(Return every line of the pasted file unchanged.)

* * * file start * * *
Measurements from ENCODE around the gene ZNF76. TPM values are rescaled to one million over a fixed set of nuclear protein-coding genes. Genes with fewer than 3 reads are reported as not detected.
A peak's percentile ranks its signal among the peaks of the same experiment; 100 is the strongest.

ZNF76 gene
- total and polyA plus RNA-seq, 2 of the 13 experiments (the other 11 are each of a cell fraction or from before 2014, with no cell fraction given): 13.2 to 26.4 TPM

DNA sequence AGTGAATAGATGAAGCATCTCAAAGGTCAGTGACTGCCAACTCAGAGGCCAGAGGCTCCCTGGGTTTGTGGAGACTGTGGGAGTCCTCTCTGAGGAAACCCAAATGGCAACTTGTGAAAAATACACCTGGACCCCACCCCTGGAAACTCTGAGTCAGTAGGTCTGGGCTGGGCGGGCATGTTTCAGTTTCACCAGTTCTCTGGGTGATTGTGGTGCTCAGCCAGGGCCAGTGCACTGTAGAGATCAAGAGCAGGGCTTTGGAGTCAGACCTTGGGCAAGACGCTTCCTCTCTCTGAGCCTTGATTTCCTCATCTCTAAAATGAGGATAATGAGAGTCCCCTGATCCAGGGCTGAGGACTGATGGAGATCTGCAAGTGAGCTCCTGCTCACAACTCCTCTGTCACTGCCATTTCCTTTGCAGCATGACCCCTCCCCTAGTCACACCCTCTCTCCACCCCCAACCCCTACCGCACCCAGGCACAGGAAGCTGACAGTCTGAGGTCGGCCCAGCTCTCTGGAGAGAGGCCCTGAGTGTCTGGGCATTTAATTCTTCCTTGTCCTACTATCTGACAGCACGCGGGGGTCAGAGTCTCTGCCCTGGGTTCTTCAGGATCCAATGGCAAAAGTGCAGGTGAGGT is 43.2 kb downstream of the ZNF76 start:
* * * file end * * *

Measurements from ENCODE around the gene ZNF76. TPM values are rescaled to one million over a fixed set of nuclear protein-coding genes. Genes with fewer than 3 reads are reported as not detected.
A peak's percentile ranks its signal among the peaks of the same experiment; 100 is the strongest.

ZNF76 gene
- total and polyA plus RNA-seq, 2 of the 13 experiments (the other 11 are each of a cell fraction or from before 2014, with no cell fraction given): 13.2 to 26.4 TPM

DNA sequence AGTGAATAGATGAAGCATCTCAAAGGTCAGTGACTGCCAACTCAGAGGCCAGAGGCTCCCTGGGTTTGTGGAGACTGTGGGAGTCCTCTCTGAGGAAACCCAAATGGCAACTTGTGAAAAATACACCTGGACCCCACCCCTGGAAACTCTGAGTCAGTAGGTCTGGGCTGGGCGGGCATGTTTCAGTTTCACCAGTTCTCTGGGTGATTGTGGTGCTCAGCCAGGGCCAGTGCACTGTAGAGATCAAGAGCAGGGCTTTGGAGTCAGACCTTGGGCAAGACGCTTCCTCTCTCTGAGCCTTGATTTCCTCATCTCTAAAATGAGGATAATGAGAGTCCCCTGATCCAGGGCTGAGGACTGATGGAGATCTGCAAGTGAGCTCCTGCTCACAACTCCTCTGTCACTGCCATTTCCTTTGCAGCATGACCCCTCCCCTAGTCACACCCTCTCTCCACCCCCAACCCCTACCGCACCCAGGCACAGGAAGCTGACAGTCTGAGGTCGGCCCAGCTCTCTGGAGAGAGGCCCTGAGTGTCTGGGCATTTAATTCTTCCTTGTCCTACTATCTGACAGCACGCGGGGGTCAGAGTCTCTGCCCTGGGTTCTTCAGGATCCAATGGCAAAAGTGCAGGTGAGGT is 43.2 kb downstream of the ZNF76 start: